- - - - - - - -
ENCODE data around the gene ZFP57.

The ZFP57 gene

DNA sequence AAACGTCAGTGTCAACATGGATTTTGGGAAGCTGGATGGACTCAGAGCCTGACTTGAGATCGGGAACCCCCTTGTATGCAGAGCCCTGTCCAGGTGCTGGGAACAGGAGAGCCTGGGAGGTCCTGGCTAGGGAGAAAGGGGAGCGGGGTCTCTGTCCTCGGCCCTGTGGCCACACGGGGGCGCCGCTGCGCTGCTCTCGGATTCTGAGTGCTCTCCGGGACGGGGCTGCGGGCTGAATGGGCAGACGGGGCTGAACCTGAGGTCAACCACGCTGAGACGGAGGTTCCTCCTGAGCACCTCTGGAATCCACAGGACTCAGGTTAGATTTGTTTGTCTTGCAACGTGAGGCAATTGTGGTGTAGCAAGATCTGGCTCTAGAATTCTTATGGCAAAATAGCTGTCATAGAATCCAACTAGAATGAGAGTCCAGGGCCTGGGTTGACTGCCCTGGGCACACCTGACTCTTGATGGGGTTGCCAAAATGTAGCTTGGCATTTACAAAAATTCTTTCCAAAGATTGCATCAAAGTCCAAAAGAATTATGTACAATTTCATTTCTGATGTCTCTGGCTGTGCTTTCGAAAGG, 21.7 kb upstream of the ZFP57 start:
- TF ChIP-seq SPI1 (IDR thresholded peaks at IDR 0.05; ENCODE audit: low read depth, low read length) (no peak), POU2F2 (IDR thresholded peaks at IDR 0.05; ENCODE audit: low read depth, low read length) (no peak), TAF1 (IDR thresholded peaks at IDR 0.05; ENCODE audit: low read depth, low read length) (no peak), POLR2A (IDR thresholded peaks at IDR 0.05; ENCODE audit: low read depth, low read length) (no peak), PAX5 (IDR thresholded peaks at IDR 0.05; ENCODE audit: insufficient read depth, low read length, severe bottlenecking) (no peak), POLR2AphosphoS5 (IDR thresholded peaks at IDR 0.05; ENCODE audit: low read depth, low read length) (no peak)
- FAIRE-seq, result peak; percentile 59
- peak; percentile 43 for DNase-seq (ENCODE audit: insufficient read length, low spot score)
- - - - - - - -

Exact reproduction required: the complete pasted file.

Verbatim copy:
ENCODE data around the gene ZFP57.

The ZFP57 gene

DNA sequence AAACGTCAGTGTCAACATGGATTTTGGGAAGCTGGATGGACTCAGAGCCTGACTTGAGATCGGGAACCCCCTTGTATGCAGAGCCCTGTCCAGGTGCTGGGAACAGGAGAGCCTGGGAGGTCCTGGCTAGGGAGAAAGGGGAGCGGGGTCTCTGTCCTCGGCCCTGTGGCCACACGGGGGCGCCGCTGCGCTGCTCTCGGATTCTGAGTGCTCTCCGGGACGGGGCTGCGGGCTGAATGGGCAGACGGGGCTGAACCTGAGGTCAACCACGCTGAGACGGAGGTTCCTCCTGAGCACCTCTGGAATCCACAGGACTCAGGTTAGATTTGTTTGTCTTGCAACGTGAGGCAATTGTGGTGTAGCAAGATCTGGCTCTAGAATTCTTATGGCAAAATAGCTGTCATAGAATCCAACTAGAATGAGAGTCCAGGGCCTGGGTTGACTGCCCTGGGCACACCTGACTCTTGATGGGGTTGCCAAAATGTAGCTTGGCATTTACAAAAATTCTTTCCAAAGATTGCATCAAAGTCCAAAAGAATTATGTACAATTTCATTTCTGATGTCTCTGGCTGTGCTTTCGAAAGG, 21.7 kb upstream of the ZFP57 start:
- TF ChIP-seq SPI1 (IDR thresholded peaks at IDR 0.05; ENCODE audit: low read depth, low read length) (no peak), POU2F2 (IDR thresholded peaks at IDR 0.05; ENCODE audit: low read depth, low read length) (no peak), TAF1 (IDR thresholded peaks at IDR 0.05; ENCODE audit: low read depth, low read length) (no peak), POLR2A (IDR thresholded peaks at IDR 0.05; ENCODE audit: low read depth, low read length) (no peak), PAX5 (IDR thresholded peaks at IDR 0.05; ENCODE audit: insufficient read depth, low read length, severe bottlenecking) (no peak), POLR2AphosphoS5 (IDR thresholded peaks at IDR 0.05; ENCODE audit: low read depth, low read length) (no peak)
- FAIRE-seq, result peak; percentile 59
- peak; percentile 43 for DNase-seq (ENCODE audit: insufficient read length, low spot score)